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Is there a way to auto-rename an existing file on the receiver? For example: if filename already exists, it auto-rename filename to something like filename_001, filename_002 and so on....

So far all I have is this:

$ rsync -rh --progress --stats --exclude '.thumb' \
    --update --perms /origin /destination

By the way, I know rsync has --ignore-existing to "skip updating files that exist on receiver", but I guess what I need would be something like --rename-existing.

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migrated from stackoverflow.com Jul 1 '11 at 15:28

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3 Answers

If you are looking to keep incremental versions of a data set (without using version control such as the git suggestion which would be the other alternate way to do this) consider using rsnap instead of rsync.

It will allow you to take snapshots of a folder or set of files so that you could restore what the whole thing as it was at any given point in time. Instead of saving multiple copies of whole files it should only save the differences between them, saving you the space of having all those duplicates around.

Since it uses rsync to copy the files behind the scenes, you can append rsync options to the end of the command. For example in your situation to keep ten backup copies you could do something like this:

$ rsnap 10 /origin /destination -- --progress --stats \
    --exclude '.thumb' --update --perms
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This is far beyond my expectations... I know I'll have to dive deep into this but, if you have any experience on this, would you give me an example of how to use this tool to achieve my question? Thanks a lot! –  Roger Jul 1 '11 at 15:18
    
Using just rsync I can only think of how to keep ONE set of backup files not a whole series like you are suggesting. That led me to think of this which is a whole different kind of solution. It setups up folders and keeps however many sets of data you want. You use it much like rsync with a source folder and a target location for the backups to end up, but you also specify how many increments of things to keep. –  Caleb Jul 1 '11 at 15:28
    
I'm sorry my post had the wrong link, try the new link for the homepage that has usage and example and explanation. I also tried to guess what a command might look like for you. –  Caleb Jul 1 '11 at 15:31
    
Thanks Caleb for coming up with a new light on the subject. –  Roger Jul 1 '11 at 19:05
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There are the --backup and --suffix options (at least in v3.0.8) but they don't quite accomplish what you want because --suffix is fixed and not auto-incrementing (cp has a nice auto-incrementing backup suffix option). The best I could come up with was using a datetimestamp as the suffix like so:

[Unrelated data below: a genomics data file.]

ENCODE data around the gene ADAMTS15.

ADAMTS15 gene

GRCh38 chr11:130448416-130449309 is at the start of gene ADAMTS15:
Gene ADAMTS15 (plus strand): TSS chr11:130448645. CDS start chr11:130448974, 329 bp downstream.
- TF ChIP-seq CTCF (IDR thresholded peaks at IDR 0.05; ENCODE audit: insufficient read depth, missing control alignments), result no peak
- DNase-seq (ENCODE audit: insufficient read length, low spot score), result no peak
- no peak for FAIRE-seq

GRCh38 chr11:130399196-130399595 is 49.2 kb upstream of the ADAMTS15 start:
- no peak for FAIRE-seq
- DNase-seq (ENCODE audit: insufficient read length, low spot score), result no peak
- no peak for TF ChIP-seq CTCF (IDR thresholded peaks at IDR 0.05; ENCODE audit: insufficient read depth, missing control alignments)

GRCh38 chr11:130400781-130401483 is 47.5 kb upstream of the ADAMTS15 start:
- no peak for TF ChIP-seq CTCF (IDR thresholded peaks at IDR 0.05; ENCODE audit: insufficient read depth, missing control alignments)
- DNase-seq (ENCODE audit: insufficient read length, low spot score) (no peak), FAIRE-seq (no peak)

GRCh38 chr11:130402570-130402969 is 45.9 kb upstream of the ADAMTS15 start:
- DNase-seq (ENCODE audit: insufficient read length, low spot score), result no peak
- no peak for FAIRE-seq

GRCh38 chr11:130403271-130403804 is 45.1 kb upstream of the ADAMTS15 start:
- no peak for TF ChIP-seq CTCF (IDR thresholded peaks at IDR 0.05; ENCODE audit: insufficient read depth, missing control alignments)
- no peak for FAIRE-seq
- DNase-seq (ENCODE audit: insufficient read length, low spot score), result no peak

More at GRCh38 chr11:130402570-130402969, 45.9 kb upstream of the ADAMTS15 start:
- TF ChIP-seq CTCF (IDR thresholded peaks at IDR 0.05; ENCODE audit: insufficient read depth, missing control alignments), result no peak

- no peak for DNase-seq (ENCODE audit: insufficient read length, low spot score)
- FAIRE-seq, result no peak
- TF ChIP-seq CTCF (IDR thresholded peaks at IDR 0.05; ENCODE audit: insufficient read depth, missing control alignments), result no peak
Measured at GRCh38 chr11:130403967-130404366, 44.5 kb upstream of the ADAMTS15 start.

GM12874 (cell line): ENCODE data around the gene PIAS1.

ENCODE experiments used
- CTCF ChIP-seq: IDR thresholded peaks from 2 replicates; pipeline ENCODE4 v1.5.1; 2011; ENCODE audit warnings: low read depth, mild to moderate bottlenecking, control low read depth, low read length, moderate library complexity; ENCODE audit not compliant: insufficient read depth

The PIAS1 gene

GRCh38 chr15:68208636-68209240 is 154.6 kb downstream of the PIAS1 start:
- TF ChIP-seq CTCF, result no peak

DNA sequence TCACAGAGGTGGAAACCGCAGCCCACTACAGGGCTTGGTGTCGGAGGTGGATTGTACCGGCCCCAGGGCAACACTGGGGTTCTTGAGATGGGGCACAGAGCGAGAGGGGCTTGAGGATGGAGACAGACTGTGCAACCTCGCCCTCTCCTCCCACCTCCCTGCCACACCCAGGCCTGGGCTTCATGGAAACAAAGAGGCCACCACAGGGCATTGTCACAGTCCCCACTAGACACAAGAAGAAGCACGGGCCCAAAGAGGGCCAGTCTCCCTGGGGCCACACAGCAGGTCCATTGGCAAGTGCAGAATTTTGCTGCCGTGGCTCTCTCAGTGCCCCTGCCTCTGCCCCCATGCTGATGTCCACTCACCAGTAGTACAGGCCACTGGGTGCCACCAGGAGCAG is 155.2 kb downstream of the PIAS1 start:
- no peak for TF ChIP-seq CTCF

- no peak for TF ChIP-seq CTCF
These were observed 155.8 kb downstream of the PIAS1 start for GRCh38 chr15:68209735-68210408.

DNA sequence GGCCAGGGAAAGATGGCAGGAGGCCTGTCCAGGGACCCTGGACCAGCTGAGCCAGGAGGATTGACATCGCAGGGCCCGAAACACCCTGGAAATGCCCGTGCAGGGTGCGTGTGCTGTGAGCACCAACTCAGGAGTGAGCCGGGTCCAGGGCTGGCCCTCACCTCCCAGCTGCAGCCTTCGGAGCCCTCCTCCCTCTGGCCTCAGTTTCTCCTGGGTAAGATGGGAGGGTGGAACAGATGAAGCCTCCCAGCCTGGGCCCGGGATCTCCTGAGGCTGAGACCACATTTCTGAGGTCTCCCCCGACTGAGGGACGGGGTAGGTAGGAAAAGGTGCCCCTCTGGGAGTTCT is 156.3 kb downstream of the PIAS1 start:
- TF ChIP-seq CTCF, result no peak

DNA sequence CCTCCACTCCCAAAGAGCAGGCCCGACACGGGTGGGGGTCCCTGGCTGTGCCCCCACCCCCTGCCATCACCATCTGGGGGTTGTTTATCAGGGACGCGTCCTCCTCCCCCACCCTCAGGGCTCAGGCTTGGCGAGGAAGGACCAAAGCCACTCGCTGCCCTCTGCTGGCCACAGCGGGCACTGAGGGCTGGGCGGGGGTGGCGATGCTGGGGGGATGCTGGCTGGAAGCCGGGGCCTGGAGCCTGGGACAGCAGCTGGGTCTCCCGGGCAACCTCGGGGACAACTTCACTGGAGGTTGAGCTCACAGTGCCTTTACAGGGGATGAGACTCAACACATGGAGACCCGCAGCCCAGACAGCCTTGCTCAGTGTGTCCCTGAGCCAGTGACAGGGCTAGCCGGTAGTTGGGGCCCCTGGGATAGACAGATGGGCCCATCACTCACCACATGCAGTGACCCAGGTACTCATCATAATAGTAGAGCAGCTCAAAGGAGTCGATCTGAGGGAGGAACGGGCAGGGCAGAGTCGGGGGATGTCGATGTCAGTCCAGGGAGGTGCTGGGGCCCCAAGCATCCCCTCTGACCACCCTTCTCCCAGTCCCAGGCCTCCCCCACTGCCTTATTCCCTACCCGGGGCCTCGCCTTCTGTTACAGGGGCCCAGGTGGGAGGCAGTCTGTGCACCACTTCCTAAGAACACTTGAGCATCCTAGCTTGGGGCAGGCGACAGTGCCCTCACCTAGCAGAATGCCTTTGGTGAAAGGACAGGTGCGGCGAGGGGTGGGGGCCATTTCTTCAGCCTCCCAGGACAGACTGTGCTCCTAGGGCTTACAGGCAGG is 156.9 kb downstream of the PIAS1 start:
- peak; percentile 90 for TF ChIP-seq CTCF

SUFFIX=`date '+%Y-%m-%d-%H:%M:%S'`
rsync -rh --progress --stats --exclude '.thumb' \
  --backup --suffix="$SUFFIX" \
  --update --perms /origin /destination
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Sound great. I'll give a try and post the results. –  Roger Jul 1 '11 at 19:05
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I would also look into using git which is an open-source version control software. There's a bit of a learning curve to it, but it sounds like it would be appropriate for what you're trying to do. It also uses ssh, ftp and some other transfer protocols. A good tool for mirroring repositories, tracking changes, etc. It also has great documentation and a very active irc channel (webchat.freenode.net #git)if you get stuck.

Good luck!

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Just a stupid question. Unlike svn, git doesn't works locally, does it? –  Roger Jul 1 '11 at 19:06
    
@roger - not exactly sure what you're asking, but I use git in my local development environment to keep track of stuff. –  starsinmypockets Jul 1 '11 at 20:54
    
@Roger I think you got that backwards. Subversion requires everything to talk to a single central server. Git is distributed so every copy can work independently including interacting with the repository, doing commits etc without having network access to talk to other repositories. Later they can be synced/merged. –  Caleb Jul 1 '11 at 21:00
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